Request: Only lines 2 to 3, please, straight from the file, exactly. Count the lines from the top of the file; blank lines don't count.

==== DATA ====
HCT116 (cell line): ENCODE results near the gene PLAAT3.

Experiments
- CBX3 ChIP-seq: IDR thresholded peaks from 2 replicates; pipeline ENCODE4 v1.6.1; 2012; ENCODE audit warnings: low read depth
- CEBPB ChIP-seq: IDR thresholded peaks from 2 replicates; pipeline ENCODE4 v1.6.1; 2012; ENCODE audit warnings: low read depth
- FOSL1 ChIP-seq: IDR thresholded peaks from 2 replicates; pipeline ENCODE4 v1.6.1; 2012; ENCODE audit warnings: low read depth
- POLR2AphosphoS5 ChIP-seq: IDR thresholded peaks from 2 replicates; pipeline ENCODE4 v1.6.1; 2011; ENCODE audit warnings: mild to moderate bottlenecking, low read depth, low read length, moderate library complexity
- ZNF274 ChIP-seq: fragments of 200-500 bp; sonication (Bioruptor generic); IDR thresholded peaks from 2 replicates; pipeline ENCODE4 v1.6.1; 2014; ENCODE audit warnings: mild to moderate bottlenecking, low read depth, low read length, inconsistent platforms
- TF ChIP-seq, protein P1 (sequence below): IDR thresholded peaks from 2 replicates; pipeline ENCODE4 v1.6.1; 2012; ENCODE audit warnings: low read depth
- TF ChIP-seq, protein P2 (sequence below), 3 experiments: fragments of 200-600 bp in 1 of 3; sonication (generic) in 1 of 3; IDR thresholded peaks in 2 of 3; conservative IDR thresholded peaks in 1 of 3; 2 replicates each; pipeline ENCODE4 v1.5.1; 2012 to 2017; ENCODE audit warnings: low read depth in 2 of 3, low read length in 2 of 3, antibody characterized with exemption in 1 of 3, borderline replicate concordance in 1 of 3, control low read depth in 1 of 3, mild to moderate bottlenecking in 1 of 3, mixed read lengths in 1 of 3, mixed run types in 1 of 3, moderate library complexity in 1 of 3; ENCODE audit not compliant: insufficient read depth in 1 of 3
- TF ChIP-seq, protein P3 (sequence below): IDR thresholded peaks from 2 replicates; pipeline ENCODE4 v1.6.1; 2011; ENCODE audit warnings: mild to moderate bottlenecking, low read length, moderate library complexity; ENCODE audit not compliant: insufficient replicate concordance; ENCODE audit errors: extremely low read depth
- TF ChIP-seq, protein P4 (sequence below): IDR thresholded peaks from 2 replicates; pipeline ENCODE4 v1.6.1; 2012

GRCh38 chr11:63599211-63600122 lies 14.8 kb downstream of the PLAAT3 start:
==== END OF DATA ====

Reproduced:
Experiments
- CBX3 ChIP-seq: IDR thresholded peaks from 2 replicates; pipeline ENCODE4 v1.6.1; 2012; ENCODE audit warnings: low read depth